What you need to know about 10 GigE IP SANs

Rick Cook provides an overview of the state of 10 GigE today, outlines the benefits and limitations of 10 GigE and offers some insight into the future of IP storage networking.

What you will learn: This tip provides an overview of the state of 10 GigE today, outlines the benefits and limitations of 10 GigE and offers some insight into the future of IP storage networking.

If faster is better for storage area networks (SAN), 10 Gigabit Ethernet (GigE) is the next logical step up. It is beginning to arrive, but it is still definitely in the early adopter stage.

10 GigE is defined under the 802 standard (802.ae) and uses the same MAC protocol, frame sizes and format as regular Ethernet. However, unlike the older versions, it doesn't rely on the Carrier Sense Multiple Access/Collision Detect protocol (CSMA/CD) to prevent network contention because all connections are full duplex.

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Ultimately, the promise of Ethernet iSCSI SANs is integration. By using Ethernet for LANs, WAN and storage area networks (SAN), companies theoretically can simplify infrastructures, improve management and reduce costs. While some companies are moving in that direction, the effort has been hindered by the fact that the current standard is 1 GigE, which is much too slow for many applications.

You can buy 10 GigE IP SANs today from a few vendors, such as Nimbus Data Systems, Intransa and Lefthand Networks. However, many of the vendors are small and the products are still new.

Today, 10 GigE SANs are most attractive for what analysts call "corner cases" -- users with highly specialized needs. Among the early adopters have been media companies that need to move a lot of large files, firms looking to back up server farms using a D2D strategy and a few places looking for a very high bandwidth path between servers.

For the average user, there are cost and connectivity issues that detract from 10 GigE's' potential. Even though 10 GigE offers the promise of lower cost SANs, prices are currently considerably higher than for Fibre Channel and 1 GigE Ethernet. Connectivity is hampered by the fact that most servers today are not 10 GigE ready, although adapters are available.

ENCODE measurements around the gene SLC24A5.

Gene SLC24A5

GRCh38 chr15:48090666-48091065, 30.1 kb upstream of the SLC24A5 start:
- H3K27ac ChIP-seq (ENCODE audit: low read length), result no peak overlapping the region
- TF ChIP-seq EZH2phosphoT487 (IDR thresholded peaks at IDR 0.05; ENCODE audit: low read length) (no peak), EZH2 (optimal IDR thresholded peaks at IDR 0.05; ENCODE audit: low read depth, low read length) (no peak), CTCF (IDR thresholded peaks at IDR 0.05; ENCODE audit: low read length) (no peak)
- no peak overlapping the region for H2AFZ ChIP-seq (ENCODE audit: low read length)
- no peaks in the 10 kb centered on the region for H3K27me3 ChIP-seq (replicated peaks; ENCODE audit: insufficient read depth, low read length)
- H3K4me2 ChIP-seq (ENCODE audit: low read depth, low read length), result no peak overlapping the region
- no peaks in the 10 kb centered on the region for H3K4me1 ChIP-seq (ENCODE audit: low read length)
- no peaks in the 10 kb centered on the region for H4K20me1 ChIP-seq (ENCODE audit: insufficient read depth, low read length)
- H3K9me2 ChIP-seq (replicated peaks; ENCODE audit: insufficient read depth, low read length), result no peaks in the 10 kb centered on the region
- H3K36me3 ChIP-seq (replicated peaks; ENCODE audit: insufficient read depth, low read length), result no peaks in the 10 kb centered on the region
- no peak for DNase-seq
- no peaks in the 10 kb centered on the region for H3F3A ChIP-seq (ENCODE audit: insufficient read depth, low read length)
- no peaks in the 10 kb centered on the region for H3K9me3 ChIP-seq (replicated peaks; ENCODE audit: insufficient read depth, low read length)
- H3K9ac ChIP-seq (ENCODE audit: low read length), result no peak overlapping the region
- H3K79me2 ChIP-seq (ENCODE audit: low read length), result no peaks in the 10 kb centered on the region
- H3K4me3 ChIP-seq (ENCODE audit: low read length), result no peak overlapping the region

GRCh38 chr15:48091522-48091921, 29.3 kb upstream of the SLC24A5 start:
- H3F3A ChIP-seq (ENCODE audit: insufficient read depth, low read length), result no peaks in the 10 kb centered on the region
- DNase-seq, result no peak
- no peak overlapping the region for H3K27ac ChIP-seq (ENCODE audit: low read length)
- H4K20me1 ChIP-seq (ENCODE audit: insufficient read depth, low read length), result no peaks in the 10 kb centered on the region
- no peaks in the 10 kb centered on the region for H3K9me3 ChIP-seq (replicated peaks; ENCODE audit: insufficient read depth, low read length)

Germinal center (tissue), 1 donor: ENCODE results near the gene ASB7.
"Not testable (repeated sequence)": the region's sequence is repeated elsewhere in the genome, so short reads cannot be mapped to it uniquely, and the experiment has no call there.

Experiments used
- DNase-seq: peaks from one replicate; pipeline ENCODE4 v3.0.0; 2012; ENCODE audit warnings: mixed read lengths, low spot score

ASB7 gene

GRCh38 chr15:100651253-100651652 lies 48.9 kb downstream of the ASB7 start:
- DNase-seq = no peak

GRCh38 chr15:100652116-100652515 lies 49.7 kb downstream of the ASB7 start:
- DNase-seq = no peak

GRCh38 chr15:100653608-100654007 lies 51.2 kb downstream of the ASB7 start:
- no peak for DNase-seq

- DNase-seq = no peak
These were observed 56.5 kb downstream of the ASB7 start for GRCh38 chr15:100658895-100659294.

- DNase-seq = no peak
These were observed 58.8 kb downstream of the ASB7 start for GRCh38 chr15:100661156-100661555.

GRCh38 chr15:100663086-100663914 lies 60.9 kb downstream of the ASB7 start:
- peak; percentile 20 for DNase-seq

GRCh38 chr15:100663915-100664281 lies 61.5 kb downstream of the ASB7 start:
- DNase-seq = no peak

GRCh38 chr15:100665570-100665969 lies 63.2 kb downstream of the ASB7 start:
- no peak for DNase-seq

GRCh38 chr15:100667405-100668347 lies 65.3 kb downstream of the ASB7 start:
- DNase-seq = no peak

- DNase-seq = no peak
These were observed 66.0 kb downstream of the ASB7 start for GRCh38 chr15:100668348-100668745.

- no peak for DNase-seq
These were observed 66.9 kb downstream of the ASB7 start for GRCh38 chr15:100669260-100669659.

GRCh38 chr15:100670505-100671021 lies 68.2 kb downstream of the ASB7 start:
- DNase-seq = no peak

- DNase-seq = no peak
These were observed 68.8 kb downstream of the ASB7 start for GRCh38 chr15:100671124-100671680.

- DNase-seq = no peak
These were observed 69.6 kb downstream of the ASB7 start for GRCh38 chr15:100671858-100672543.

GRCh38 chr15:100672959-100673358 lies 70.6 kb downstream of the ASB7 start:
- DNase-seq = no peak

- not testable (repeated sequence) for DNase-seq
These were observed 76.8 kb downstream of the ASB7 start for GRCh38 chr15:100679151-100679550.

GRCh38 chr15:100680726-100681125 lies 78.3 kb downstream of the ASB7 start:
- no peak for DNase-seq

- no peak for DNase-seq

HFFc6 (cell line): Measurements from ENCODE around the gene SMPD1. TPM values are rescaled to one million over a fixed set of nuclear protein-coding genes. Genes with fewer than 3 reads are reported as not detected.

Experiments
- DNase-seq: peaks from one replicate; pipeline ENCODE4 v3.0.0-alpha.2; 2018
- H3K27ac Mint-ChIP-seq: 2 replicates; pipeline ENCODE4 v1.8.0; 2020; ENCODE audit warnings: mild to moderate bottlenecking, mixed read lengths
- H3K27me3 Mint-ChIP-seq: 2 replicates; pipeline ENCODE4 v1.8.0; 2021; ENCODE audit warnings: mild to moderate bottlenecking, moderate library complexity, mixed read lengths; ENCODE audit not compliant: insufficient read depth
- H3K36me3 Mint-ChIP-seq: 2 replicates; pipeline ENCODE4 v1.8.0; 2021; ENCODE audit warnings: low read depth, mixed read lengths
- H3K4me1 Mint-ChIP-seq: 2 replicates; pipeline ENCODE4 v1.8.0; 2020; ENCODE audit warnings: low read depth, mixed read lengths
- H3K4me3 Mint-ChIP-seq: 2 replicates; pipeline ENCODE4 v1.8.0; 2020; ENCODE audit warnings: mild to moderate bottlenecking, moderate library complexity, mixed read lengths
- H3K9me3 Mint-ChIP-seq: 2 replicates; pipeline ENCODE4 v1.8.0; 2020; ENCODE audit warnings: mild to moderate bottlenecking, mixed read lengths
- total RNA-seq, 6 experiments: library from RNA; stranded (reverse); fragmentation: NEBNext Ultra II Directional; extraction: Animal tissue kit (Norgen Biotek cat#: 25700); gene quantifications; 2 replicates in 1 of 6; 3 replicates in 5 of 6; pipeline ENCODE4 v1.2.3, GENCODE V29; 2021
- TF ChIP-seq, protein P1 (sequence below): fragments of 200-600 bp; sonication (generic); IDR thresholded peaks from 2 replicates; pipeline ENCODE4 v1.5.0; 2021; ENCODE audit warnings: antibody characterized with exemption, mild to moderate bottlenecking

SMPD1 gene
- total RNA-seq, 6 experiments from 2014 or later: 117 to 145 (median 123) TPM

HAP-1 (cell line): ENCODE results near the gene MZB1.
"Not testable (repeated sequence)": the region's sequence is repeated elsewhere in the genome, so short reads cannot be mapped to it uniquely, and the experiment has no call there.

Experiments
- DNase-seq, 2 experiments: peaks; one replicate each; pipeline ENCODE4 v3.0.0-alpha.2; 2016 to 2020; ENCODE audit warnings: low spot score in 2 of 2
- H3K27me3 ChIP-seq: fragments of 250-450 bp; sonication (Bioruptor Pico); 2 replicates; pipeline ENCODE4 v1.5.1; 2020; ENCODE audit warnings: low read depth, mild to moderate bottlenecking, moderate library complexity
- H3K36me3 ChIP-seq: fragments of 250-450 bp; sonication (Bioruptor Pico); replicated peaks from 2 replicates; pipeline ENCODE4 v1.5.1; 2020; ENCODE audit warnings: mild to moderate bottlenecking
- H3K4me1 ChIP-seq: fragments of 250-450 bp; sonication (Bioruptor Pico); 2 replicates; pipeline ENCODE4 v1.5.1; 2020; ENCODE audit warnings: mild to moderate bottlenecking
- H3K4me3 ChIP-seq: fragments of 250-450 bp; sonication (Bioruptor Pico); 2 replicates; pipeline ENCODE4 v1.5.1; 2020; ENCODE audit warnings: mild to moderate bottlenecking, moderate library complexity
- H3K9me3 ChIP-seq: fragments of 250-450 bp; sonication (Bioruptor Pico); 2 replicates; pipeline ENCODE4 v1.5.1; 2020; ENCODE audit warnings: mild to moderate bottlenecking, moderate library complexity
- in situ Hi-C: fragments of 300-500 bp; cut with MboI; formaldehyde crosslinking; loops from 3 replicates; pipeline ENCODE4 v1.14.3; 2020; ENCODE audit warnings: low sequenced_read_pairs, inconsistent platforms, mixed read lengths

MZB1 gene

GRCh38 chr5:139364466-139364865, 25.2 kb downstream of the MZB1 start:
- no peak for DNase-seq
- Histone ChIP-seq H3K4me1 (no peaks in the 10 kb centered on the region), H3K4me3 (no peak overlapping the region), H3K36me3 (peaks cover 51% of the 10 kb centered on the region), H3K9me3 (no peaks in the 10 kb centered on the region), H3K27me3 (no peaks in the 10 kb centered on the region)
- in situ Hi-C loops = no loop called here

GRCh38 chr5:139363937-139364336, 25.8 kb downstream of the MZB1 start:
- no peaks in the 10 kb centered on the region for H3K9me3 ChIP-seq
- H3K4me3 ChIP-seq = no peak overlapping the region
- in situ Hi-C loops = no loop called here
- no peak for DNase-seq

Another key element in 10 GigE's adoption is cabling. The early versions relied on fiber cable, however, 10 GigE can use copper cabling. Cat 5e unshielded twisted pair can be used over a distance of about 180 feet. Augmented Cat 6 and regular Cat 7 shielded twisted pair works for up to 300 feet. Meanwhile, optical cable connections can reach up to 25 miles, compared to 3 miles for 1 GigE.

Some enterprises are looking to the future by installing 10 GigE compliant cabling in upgrades or new construction even though they are still using 1 GigE.

Meanwhile, work on 100 GigE moves forward, albeit slowly. The latest hitch is a division in the IEEE committee defining the standard between those who want to go directly to 100 GigE and a group that wants to insert a provision for 40 GigE into the specification. In any event, it will probably be at least five years before 100 GigE (or 40 GigE) enters the SAN market.

About the author: Rick Cook specializes in writing about issues related to storage and storage management.

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